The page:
Man avoids jail for sexually abusing girl

Ethan JamesAAP
A Tasmanian man who sexually abused a drunk 16-year-old girl has been given a suspended sentence.
Camera IconA Tasmanian man who sexually abused a drunk 16-year-old girl has been given a suspended sentence. Credit: AAP

A Tasmanian man who sexually abused a drunk and vulnerable 16-year-old girl has avoided jail in what a judge has described as an unusual case.

The man was drinking with the girl and her friends at a park in 2020 after buying them whiskey. He told her she was cute despite her indicating his advances were not welcome.

He then touched her on the upper thigh and shoulder. She pushed his hand away several times when he tried to touch her vagina.

According to sentencing comments published this week, the next thing she remembers is lying on the grass with the man trying to kiss her.

"She recalls being really drunk. She told you she wanted to go home, and you said you would take her," Supreme Court Justice Gregory Geason wrote.

The man took her to where he was staying where she remembers throwing up and collapsing on his bed. He performed sex acts on her and had sex with her.

"During that act she felt pain to her left collarbone and she tried to push you off," Justice Geason wrote.

"You placed both her hands above her head and held them in that position and continued."

The man pleaded guilty to indecently dealing with a young person and two charges of penetrative sexual abuse of that young person.

When questioned by police after the girl reported the incident, the man said he thought she was 17, which is the age of consent in Tasmania.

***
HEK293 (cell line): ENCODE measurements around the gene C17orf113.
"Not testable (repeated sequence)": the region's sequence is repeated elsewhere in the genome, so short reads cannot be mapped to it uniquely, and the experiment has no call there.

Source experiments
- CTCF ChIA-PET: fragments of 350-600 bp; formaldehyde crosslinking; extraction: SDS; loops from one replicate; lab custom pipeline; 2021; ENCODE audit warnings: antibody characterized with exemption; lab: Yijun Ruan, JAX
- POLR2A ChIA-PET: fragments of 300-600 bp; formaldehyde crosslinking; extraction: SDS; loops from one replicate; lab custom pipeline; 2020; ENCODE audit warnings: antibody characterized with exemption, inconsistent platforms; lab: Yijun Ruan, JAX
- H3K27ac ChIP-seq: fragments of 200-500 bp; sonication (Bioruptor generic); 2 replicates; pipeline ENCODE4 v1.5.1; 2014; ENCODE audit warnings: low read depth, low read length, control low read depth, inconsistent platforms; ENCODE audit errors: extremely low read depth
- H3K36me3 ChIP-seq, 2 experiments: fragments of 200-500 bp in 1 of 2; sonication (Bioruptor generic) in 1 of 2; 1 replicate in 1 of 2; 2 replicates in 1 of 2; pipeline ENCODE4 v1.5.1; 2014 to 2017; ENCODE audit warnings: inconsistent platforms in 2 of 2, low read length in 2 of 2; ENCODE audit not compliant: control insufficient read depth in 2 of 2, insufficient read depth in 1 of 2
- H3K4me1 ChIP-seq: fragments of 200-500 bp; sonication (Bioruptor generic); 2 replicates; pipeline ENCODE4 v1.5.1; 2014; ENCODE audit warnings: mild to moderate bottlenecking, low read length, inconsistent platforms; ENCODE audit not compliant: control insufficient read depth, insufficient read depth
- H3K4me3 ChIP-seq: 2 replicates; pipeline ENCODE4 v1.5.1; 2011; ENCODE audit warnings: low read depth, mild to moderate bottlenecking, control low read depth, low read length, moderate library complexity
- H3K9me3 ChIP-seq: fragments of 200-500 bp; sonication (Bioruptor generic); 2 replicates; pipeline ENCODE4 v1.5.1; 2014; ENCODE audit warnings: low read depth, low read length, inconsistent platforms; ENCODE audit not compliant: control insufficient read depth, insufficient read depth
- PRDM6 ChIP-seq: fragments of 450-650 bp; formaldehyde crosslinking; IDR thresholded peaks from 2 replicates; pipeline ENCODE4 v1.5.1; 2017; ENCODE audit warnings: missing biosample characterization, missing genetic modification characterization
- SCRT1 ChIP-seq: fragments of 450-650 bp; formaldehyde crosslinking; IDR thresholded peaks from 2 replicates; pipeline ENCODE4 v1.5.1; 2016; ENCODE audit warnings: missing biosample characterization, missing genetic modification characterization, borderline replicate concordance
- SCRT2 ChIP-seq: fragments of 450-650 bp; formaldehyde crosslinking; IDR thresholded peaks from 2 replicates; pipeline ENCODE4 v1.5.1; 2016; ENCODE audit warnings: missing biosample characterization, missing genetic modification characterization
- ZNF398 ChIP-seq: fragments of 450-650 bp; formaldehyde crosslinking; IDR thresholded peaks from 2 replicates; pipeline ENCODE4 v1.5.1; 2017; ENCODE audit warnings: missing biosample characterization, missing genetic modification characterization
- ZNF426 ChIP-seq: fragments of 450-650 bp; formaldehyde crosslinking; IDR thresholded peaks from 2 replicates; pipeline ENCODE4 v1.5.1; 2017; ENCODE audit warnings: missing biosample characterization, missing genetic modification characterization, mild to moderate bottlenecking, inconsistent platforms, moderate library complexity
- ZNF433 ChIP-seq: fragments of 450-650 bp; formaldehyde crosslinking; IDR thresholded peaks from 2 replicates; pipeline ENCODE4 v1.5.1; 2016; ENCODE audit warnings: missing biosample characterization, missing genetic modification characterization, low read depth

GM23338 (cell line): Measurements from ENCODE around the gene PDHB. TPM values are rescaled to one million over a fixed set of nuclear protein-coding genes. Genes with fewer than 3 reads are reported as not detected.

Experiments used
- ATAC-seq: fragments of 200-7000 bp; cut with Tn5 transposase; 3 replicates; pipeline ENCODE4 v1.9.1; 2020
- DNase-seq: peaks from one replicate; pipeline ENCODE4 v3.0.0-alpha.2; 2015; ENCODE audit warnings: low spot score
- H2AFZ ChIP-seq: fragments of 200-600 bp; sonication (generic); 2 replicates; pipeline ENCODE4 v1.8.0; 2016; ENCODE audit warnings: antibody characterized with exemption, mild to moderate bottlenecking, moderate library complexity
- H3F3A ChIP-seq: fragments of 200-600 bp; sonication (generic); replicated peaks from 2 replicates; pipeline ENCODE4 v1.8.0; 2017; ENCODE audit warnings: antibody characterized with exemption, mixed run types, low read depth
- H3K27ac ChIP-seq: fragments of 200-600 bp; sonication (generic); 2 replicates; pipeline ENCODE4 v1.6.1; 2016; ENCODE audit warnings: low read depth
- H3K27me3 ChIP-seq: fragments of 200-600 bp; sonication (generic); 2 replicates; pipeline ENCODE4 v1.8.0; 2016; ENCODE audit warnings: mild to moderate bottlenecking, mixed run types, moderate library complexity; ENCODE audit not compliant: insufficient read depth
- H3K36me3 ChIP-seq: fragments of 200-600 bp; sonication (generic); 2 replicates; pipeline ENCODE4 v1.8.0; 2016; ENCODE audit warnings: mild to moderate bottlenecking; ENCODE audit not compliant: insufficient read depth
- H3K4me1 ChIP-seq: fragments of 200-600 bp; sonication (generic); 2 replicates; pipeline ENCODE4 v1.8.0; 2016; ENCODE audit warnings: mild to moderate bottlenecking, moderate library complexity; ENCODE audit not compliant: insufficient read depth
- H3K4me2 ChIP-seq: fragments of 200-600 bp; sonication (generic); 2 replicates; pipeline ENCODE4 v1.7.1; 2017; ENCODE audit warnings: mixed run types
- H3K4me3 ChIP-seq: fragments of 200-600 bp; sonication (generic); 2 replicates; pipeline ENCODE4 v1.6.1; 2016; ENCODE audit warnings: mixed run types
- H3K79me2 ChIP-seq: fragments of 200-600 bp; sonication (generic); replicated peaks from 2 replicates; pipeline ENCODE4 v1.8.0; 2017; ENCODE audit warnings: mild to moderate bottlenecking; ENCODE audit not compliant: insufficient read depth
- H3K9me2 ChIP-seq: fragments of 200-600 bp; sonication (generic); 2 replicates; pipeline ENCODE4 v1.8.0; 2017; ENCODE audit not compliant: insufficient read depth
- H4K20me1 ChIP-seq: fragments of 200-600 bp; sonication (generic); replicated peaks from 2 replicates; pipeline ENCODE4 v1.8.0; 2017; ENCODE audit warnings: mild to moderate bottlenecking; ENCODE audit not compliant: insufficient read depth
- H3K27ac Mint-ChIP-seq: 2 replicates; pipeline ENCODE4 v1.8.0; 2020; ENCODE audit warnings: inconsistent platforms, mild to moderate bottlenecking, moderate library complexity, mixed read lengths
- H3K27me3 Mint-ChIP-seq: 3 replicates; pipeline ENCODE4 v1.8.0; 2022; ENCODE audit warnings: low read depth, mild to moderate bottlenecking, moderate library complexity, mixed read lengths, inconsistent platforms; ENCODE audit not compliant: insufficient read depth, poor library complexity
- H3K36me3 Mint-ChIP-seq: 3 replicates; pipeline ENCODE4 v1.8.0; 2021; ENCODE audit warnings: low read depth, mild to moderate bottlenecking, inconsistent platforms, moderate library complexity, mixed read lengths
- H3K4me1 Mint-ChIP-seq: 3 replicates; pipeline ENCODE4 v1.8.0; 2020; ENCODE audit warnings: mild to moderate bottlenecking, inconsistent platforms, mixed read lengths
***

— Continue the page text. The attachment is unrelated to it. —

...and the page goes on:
He told police the girl was "conscious and willing" and that she was affected by alcohol, but not so drunk as to require assistance to walk.

Justice Geason sentenced the man to six months' jail with the entire term suspended for three years.

He made a 12-month community supervision order and told the man to attend an addiction program for his excessive drinking.

"Whilst an absence of consent is not an element of the crimes alleged, that should not lead you to underestimate the harm you have caused your victim," Justice Geason wrote.

"She was drunk, young and vulnerable."

Justice Geason said the man was entitled credit for pleading guilty and sparing the girl from giving evidence.

He also said there was an indication in a psychiatrist's report that the man had developed insight into his offending.

"This is an unusual case and a difficult sentencing exercise. Plainly it was a grave error of judgement by someone who has not previously transgressed in this way," Justice Geason wrote.

"I cannot say you took advantage of your victim, because it is not put to me that that was so, and if she was incapable of consenting, the charge would reflect that, but it does not."

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